The app loading time is painfully slow too. Popular apps including Uber, Zomato, and Twitter take several seconds to load. In this time, you are likely to stare into nothingness and contemplate your life decisions such as buying this phone. Moving onto gaming, it is fine that the phone can’t handle resource-intensive games such as PUBG. However, the Adreno 308 GPU is so weak that even Temple Run 2 disappoints you with low-framerates. The phone comes with 8 GB internal storage with only 5.2 GB accessible to the user.
The phone’s mono speaker is loud but lacks any depth. Another issue is that it distorts at high volume. The Redmi Go doesn’t ship with earphones, which I guess is fine for an entry-level smartphone. When paired with decent after-market IEMs, the phone’s output is quite good. In fact, it surpassed my expectations in this price range.
In terms of cellular and other connectivity options, the phone had no issues. Good news if you use two SIM cards, as the device comes with dedicated slots for SIMs and storage expansion.
Redmi Go Cameras
The Redmi Go features a single 8 MP shooter on the back. The camera UI is as basic as it can get. You don’t get any noteworthy option save for HDR. However, even with the high dynamic range option enabled, the phone fails to resolve the details of the clouds. The images contain high visual noise and plenty of artifacts. For instance, in daylight shots, the bright fringe is so rampant that it almost eats into the objects. The pastel color effect is quite noticeable too. Things are pretty much the same in terms of video recording. Technically, the phone records Full HD videos at 30 fps. But, these videos are extremely jittery and lack details.
The 5 MP front-facing camera doesn’t look too bad on paper, but, it is more like a 2 MP module. I know Xiaomi had to work with a tight budget, but the selfie camera just doesn’t deliver usable pictures.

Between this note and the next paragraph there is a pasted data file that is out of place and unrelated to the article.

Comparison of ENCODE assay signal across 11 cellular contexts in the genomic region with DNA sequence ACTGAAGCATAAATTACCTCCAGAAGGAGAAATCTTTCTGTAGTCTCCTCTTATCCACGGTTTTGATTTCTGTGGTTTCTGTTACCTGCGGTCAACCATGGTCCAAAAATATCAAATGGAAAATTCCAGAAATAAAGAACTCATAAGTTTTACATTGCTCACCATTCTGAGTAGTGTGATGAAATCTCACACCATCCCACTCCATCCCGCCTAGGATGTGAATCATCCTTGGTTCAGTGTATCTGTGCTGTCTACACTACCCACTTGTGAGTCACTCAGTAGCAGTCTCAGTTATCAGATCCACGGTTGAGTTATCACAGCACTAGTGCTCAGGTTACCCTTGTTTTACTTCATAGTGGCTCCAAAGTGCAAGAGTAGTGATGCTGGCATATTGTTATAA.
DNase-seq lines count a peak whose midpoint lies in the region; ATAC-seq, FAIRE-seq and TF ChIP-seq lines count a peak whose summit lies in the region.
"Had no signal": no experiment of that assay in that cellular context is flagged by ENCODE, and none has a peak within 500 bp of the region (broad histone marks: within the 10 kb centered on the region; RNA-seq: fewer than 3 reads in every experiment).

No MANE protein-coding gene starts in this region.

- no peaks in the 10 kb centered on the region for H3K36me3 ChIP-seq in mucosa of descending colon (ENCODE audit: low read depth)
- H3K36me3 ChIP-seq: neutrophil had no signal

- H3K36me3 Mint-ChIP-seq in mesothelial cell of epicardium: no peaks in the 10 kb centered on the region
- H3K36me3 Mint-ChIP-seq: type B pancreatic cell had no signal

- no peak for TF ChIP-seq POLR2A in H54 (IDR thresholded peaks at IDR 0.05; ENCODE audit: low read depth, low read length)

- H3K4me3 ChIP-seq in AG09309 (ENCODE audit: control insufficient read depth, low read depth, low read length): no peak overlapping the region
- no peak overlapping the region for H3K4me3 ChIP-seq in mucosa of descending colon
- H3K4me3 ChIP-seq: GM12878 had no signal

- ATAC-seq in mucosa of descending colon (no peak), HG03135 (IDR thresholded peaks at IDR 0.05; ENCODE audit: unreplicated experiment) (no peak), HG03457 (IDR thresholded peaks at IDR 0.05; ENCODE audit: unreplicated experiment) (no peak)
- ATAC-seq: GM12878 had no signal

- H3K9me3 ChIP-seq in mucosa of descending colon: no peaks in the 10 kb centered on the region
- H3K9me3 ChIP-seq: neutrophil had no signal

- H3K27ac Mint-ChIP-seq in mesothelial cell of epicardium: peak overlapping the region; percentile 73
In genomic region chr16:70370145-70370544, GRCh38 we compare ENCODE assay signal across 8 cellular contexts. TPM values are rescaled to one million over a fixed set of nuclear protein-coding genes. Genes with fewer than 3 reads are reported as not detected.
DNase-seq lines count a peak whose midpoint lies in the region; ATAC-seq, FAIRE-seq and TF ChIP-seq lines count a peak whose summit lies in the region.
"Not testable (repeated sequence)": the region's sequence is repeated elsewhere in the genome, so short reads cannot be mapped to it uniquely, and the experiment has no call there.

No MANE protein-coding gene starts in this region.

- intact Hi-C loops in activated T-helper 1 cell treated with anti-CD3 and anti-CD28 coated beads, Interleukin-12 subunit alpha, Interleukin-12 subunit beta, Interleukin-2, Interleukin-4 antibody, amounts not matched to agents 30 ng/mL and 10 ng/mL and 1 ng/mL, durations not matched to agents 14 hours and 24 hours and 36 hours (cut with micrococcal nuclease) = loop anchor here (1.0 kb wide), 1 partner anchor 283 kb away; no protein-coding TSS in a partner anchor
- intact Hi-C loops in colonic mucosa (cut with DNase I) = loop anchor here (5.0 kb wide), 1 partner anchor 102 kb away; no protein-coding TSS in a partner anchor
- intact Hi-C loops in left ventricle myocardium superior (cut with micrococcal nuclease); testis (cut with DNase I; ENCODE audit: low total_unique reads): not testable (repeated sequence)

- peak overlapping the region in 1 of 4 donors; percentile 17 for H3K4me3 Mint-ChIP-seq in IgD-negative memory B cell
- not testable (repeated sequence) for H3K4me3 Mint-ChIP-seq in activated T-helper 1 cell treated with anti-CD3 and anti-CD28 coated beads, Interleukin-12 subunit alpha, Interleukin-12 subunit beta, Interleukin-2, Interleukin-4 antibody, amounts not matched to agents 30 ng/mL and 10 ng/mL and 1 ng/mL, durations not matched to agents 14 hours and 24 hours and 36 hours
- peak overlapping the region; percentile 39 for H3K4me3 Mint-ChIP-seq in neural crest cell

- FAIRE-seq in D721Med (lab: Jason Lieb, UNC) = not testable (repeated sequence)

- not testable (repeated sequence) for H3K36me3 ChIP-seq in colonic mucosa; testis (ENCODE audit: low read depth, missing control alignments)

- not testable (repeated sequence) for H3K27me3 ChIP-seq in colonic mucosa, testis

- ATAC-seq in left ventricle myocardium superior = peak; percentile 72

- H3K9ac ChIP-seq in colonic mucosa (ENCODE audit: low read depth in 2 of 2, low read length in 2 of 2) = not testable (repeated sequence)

Redmi Go Battery
The device draws power from a 3,000 mAh battery. It lacks any kind of quick charging tech. With the bundled 5V/1A charger, it takes over 3 hours to charge the battery from zero to 100 percent. With moderate usage, the phone easily lasts for over a day on a single change, which is decent.
Redmi Go Verdict
There’s a serious disconnect between the reviewers and consumers. Most tech elites won’t touch anything less than a flagship, yet they readily recommend the phones like Redmi Go to the masses with a flawed argument that “it is good enough for the first-time smartphones users”. What they fail to notice is that despite the lack of features, dumb phones are incredibly quick. So, if you are going to recommend a sluggish phone to a first-time smartphone user, he is going to “go” back to his feature phone. Xiaomi has a knack for producing excellent budget phones, but they got things wrong with this one. Choosing 1 GB has RAM been a mistake because 2 GB memory is a bare minimum for Android these days. Thankfully, there’s a better option compared to this Rs 4,500 phone. For only Rs 500 more, you get the Asus ZenFone Lite L1, which offers much better performance owing to its Snapdragon 430 chip and 2 GB RAM.
Design & Build7.5/10
Value For Money9.0/10
What Is Good?
- Killer pricing
- Sturdy build
- Good sound output
What Is Bad?
- Performance suffers due to the measly 1 GB RAM
- Display looks washed out
- Disappointing cameras
- Battery takes over 3 hours to charge
- Gaming is out of question
- Capacitive keys lack backlighting